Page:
“Waiting For You” is a slow burning rocker with layered instrumentation that drives to a dramatic peak. “The News” picks up the tempo and that fuzzy guitar rhythm just sticks in your head. The thick slabs of riffs and chord structure on “Excuse Me” make it an irresistible power ballad. “Feel The Magic” is a little Bay City Rollers mixed with Slade, full of hand claps and smoking’ harmonies. Another one of my favorites here is “The Coolest Kid In School,” sounding like a lost song from teen 90’s movie soundtrack, its both sweet and wicked. Even though there are moments of meandering hard rock (“She’s Leaving California”) there is not a note of filler here. Get’s a nod as one of the top ten albums for 2016. Don’t miss it!

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Hector and the leaves

Hector and the Leaves “Sometimes In The Morning: EPs 2012-2106”

Hector and The Leaves (aka Tom Hector) is a London based folk-pop outfit who’s been putting out EPs for several years and this collection puts it all together.

“I’ll Be Leaving Soon” with its wispy, layered vocalizations sets the mellow mood. “Imogen” has Elliott Smith like acoustic guitar strums, and then the bouncy “Problems” offers up a warm hook that will coax the indifference out of any educated listener. The lush “California” with its hushed harmonies recall Curt Boechetter or The Brigadier with its beautiful “ba-ba-ba” chorus. There is some minor filler here (“Baumer’s Suit,” “I Ride My Bicycle”) but it doesn’t detract from the albums flow. “Good Times” and “Goodbye” has an almost pastoral dreamlike quality. You will either love this gentle full warm sound or it will put you to sleep. Either way it’s highly recommended mellow-out music.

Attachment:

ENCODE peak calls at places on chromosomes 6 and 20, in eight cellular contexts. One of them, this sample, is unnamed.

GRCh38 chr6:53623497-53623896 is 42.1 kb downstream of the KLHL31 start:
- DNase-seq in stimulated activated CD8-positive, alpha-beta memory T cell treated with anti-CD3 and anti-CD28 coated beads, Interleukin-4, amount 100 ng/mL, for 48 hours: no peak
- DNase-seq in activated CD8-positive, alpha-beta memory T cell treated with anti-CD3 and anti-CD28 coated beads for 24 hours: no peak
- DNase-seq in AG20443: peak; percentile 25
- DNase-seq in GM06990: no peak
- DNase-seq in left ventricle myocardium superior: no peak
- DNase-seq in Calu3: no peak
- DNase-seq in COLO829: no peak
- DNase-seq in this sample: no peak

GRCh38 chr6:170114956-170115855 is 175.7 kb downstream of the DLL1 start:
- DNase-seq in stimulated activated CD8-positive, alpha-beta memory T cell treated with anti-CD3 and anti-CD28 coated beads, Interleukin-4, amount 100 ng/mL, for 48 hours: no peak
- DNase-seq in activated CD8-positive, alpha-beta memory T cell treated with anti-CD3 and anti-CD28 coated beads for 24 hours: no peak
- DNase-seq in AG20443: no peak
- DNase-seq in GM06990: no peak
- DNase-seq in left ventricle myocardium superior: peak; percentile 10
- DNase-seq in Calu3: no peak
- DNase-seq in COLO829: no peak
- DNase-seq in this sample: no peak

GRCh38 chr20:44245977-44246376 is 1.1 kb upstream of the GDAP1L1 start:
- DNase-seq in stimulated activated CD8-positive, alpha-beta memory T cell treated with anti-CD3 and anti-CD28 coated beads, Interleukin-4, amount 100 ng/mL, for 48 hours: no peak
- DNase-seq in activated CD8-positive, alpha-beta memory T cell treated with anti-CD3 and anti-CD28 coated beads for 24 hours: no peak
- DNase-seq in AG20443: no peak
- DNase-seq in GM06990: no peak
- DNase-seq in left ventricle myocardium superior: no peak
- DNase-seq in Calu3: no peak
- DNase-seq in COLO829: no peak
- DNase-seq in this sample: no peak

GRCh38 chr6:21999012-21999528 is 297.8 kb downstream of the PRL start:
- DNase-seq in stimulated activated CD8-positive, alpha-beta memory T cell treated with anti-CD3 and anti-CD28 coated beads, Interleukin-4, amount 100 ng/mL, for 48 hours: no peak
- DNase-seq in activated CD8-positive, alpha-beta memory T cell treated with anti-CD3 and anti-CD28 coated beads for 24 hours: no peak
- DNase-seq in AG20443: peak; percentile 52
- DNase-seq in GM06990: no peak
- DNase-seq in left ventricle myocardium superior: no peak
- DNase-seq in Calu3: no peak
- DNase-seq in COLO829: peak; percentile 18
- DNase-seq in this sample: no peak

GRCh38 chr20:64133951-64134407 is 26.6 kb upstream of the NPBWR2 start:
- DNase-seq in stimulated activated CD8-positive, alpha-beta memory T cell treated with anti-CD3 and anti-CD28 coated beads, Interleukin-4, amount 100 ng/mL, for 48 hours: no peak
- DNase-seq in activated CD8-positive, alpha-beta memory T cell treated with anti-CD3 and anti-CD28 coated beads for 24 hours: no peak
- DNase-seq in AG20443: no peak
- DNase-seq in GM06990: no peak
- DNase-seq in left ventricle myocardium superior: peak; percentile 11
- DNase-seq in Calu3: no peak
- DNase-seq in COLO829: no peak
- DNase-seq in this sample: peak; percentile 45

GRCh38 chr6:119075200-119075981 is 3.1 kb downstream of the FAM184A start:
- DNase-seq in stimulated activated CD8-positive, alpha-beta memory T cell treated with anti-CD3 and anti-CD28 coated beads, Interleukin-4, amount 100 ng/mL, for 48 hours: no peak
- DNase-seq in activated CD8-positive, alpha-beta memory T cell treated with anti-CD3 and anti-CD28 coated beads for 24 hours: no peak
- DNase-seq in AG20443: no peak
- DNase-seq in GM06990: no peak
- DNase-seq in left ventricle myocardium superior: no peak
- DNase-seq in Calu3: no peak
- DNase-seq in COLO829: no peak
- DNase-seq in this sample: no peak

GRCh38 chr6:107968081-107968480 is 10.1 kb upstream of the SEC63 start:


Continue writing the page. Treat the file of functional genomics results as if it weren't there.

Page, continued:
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Hector and the Leaves – On Your Own from rowan armstrong on Vimeo.

Greg Pope and John Dowler’s Vanity Project

Greg Pope

Greg Pope “Guiding Star”

After a career-spanning overview with Favorites, the Nashville “pope of power pop” Greg Pope returns with a lower key album in Guiding Star. “Innocent Breakdown” is a promising start with its anthemic chorus and staccato rhythm. “Four Leaf Clover” is a mid-tempo gem with a great bass line, in the vein of Badfinger. While the music isn’t punctuated by big riffs, the melody and dense production do dominate.

The optimism shines through the prog rock influenced title track and “Sun is Gonna Rise.” The gentle “Pretend It’s Alright” is another hopeful look toward the future with Pope’s understated vocal. The bedroom philosophy of “If You Want Answers” reveals that Pope is just “making this up as I go.” No filler here as Pope does a great job weaving tunes with a few experiments, notably the drum solo “Bruce.” Guitar fuzz comes back on the short “Eggshells,” and once again Pope has delivered a highly recommended album. Add it to your collection.


John Dowler's Vanity Project

John Dowler’s Vanity Project “Splendid Isolation”

John Dowler is a veteran of the Australian indie rock and power pop scene (Spare Change,Young Modern, Zimmermen) and this “Vanity Project” includes Justin Bowd (guitar), Julien Chick bass), Mark McCartney (guitar) and Michael Stranges (drums). His music is combination of styles ranging from Van Morrison to DM3, and it does grow on you quiet well. The low key “Off The Coast Of Me” uses nautical analogies to explain his blues, and the mid-tempo jangle on “Unsolved Mystery” is also compelling.

“My Face” feels like an NRBQ song, and the tender “Don’t Blame It On Your Wife” is a very gentle reminder not to take her for granted. My favorite here is the rocking “Oakleigh” with its impressive riffs and layered guitars. From there it gets uneven, with country styled ballads and bar room rockers. Still a worthy listening experience.